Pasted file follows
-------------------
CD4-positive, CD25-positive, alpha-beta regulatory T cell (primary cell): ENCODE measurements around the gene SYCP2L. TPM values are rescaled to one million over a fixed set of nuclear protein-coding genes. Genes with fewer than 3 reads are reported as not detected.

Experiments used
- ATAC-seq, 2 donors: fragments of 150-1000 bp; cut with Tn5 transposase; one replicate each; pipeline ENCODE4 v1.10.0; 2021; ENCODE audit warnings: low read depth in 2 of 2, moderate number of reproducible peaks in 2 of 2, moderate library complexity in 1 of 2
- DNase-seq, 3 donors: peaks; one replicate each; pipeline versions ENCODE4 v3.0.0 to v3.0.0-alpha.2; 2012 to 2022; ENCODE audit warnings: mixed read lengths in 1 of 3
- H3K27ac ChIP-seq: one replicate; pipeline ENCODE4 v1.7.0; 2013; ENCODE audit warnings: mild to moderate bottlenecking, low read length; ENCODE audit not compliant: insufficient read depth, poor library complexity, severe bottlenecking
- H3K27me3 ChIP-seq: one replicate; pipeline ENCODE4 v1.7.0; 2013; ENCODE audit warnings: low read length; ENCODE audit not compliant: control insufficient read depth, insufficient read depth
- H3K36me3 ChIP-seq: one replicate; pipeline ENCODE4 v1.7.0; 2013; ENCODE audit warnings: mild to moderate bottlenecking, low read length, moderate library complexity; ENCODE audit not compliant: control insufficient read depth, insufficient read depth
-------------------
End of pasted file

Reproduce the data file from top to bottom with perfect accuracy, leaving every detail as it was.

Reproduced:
CD4-positive, CD25-positive, alpha-beta regulatory T cell (primary cell): ENCODE measurements around the gene SYCP2L. TPM values are rescaled to one million over a fixed set of nuclear protein-coding genes. Genes with fewer than 3 reads are reported as not detected.

Experiments used
- ATAC-seq, 2 donors: fragments of 150-1000 bp; cut with Tn5 transposase; one replicate each; pipeline ENCODE4 v1.10.0; 2021; ENCODE audit warnings: low read depth in 2 of 2, moderate number of reproducible peaks in 2 of 2, moderate library complexity in 1 of 2
- DNase-seq, 3 donors: peaks; one replicate each; pipeline versions ENCODE4 v3.0.0 to v3.0.0-alpha.2; 2012 to 2022; ENCODE audit warnings: mixed read lengths in 1 of 3
- H3K27ac ChIP-seq: one replicate; pipeline ENCODE4 v1.7.0; 2013; ENCODE audit warnings: mild to moderate bottlenecking, low read length; ENCODE audit not compliant: insufficient read depth, poor library complexity, severe bottlenecking
- H3K27me3 ChIP-seq: one replicate; pipeline ENCODE4 v1.7.0; 2013; ENCODE audit warnings: low read length; ENCODE audit not compliant: control insufficient read depth, insufficient read depth
- H3K36me3 ChIP-seq: one replicate; pipeline ENCODE4 v1.7.0; 2013; ENCODE audit warnings: mild to moderate bottlenecking, low read length, moderate library complexity; ENCODE audit not compliant: control insufficient read depth, insufficient read depth